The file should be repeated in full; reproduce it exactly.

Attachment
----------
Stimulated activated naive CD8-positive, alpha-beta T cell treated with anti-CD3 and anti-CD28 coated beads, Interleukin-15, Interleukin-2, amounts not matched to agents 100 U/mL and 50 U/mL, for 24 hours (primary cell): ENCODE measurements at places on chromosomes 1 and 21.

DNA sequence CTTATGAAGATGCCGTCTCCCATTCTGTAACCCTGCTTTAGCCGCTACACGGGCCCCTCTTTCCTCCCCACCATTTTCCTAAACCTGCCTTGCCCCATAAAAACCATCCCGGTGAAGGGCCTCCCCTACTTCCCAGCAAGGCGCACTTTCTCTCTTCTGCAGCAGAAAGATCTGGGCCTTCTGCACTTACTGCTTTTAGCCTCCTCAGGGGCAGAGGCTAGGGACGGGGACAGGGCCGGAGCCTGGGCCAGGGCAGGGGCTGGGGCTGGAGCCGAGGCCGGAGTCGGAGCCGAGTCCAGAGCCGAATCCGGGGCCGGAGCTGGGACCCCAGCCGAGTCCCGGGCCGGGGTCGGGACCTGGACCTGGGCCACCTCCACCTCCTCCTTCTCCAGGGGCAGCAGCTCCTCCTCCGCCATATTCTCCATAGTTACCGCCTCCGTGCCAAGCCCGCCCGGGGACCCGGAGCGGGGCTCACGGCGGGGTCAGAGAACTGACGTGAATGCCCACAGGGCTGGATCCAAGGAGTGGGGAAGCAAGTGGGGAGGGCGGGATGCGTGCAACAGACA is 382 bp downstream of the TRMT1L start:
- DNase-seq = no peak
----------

Stimulated activated naive CD8-positive, alpha-beta T cell treated with anti-CD3 and anti-CD28 coated beads, Interleukin-15, Interleukin-2, amounts not matched to agents 100 U/mL and 50 U/mL, for 24 hours (primary cell): ENCODE measurements at places on chromosomes 1 and 21.

DNA sequence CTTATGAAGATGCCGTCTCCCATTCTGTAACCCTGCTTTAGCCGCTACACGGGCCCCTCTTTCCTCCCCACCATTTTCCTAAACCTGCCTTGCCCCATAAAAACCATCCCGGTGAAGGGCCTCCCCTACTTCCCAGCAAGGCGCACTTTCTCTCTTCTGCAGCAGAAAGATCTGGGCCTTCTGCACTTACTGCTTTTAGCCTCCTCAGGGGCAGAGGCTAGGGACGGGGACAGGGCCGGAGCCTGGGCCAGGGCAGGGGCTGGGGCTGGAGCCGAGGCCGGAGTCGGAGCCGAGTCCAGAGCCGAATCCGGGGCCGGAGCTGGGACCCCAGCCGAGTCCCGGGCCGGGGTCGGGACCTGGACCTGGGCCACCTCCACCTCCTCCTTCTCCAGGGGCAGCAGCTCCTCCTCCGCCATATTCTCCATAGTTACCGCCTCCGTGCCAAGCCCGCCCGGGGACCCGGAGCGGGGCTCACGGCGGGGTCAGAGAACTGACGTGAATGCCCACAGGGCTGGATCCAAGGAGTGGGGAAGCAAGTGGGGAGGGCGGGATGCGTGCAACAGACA is 382 bp downstream of the TRMT1L start:
- DNase-seq = no peak